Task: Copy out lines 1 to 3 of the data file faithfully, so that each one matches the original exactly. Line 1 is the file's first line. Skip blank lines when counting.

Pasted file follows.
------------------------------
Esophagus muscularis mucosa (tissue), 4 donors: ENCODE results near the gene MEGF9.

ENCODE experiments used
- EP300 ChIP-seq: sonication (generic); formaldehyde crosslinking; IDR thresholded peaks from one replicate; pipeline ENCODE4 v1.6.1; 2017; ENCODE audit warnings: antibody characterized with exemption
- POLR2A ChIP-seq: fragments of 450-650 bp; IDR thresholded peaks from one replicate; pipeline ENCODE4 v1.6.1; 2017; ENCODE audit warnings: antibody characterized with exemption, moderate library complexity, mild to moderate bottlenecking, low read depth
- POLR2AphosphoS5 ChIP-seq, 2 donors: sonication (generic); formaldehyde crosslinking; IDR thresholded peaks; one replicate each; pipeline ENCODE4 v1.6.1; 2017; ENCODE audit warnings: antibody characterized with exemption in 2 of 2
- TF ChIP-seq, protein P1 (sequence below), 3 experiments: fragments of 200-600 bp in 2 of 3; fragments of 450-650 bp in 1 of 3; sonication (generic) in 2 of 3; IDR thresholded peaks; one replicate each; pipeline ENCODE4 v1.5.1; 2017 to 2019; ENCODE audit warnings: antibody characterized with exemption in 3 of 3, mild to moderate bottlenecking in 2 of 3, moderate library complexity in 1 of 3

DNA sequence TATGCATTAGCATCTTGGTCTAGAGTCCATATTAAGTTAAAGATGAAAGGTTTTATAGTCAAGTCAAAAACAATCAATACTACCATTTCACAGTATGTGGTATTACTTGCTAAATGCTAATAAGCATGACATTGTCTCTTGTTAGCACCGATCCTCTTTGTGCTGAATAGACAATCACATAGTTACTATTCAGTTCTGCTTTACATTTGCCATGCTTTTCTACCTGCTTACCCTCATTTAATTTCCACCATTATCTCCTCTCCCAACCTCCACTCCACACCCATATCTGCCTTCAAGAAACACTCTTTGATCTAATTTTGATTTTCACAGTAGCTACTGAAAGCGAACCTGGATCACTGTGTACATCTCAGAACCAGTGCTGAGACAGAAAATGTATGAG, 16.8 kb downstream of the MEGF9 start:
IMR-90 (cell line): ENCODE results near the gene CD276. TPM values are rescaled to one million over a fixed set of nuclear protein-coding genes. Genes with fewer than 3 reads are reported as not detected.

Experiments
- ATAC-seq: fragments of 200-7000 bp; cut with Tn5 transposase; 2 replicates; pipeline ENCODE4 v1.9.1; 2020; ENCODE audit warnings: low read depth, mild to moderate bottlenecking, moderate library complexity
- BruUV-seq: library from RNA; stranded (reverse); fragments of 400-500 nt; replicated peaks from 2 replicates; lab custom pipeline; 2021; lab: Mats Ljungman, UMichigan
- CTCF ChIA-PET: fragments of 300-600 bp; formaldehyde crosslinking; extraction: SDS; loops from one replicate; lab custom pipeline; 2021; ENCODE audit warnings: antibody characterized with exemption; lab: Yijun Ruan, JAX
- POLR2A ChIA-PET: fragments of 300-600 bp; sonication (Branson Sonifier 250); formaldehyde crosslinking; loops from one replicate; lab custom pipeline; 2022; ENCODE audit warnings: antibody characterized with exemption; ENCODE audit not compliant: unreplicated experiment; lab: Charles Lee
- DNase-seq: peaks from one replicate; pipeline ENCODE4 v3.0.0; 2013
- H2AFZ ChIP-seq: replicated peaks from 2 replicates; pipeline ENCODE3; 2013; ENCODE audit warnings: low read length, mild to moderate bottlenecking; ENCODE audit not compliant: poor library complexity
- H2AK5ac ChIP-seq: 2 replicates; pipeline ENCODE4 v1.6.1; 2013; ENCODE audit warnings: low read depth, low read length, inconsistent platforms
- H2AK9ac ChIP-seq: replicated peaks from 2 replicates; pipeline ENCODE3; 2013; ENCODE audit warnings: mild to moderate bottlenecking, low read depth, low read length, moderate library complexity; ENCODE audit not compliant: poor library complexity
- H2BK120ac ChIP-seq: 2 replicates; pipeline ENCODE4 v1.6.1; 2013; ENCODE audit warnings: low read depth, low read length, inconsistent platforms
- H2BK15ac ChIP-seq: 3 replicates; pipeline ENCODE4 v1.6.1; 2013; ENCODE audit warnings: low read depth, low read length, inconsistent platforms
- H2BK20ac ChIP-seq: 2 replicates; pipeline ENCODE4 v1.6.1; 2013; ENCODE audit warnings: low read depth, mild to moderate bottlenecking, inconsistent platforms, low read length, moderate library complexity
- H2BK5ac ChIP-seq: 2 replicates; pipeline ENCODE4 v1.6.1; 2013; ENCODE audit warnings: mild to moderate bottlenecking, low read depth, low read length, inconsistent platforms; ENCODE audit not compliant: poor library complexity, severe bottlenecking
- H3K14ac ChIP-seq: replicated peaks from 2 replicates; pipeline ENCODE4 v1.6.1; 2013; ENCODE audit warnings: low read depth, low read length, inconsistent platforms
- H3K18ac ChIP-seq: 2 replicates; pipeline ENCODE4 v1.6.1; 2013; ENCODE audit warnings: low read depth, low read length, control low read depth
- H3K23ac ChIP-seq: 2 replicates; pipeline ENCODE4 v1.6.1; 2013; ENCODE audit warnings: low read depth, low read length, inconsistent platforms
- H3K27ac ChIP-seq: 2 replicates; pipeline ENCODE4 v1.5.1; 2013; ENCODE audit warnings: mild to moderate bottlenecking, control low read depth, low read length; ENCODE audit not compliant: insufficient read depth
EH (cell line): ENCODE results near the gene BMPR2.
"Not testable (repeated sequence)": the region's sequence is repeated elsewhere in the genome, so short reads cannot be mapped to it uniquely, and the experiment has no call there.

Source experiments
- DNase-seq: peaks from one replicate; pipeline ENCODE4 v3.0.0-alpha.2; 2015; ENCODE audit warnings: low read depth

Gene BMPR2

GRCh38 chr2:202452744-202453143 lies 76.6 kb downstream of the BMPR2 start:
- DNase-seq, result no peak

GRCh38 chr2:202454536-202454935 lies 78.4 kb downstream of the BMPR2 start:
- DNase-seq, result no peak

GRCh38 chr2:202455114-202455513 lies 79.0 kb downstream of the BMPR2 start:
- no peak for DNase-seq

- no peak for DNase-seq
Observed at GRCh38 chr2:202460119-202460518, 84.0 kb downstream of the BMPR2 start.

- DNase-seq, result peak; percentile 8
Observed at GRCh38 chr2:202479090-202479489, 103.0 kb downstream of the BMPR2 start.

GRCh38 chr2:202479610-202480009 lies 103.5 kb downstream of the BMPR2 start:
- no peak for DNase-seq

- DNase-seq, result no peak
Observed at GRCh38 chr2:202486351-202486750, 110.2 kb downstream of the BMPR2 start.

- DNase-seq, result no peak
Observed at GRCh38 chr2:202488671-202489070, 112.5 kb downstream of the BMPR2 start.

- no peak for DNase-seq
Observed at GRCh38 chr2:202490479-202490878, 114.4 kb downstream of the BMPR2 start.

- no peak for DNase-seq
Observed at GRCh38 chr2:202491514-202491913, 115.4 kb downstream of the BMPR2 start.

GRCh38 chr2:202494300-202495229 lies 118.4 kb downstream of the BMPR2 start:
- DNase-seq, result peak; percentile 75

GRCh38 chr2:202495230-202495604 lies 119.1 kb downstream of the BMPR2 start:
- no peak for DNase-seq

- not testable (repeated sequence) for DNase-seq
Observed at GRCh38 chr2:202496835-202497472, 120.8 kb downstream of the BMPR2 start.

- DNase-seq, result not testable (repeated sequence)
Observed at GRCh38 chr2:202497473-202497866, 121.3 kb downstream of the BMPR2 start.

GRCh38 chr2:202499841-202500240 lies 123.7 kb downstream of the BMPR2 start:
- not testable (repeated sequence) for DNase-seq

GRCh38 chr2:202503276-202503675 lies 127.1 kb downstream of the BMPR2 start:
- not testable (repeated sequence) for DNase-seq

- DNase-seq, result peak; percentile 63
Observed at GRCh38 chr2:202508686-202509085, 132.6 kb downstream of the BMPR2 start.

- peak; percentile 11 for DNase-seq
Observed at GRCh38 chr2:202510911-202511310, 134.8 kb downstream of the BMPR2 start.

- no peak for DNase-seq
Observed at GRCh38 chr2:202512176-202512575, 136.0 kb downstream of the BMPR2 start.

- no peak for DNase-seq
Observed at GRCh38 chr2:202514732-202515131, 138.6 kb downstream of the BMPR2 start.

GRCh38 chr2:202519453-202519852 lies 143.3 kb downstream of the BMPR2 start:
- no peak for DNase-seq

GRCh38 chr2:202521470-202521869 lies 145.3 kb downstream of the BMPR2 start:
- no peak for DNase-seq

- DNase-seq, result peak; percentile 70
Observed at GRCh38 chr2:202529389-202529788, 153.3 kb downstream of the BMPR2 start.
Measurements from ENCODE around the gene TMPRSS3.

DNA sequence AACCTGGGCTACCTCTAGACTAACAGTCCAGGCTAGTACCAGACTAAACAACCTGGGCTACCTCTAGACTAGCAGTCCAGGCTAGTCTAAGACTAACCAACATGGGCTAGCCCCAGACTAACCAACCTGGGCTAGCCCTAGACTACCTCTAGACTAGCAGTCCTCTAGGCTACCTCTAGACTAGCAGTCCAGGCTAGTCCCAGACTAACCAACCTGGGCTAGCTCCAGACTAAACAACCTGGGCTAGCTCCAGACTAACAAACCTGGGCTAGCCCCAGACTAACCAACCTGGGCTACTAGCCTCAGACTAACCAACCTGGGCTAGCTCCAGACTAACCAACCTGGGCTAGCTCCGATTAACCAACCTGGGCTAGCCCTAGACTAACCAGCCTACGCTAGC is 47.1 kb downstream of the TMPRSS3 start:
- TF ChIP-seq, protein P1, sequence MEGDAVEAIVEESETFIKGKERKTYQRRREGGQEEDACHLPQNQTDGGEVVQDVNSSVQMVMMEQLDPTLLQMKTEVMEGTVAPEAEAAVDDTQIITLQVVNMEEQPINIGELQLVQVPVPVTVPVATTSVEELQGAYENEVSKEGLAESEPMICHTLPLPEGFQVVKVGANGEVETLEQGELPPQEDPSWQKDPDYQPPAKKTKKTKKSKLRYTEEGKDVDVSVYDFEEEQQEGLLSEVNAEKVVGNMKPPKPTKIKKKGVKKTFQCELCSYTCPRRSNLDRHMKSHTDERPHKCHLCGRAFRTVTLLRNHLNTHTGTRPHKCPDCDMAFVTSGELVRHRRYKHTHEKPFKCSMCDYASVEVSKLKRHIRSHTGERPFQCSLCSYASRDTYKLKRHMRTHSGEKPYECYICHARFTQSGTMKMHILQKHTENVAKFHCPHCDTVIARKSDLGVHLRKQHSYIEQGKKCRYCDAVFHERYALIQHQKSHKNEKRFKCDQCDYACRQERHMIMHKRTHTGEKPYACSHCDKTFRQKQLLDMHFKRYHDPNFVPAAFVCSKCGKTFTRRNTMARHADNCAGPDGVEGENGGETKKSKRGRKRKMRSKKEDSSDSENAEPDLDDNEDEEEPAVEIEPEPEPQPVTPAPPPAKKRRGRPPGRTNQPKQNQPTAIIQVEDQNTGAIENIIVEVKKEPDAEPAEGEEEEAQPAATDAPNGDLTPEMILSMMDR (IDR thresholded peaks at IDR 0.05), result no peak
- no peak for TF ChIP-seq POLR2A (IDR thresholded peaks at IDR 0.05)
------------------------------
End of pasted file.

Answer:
Esophagus muscularis mucosa (tissue), 4 donors: ENCODE results near the gene MEGF9.

ENCODE experiments used
- EP300 ChIP-seq: sonication (generic); formaldehyde crosslinking; IDR thresholded peaks from one replicate; pipeline ENCODE4 v1.6.1; 2017; ENCODE audit warnings: antibody characterized with exemption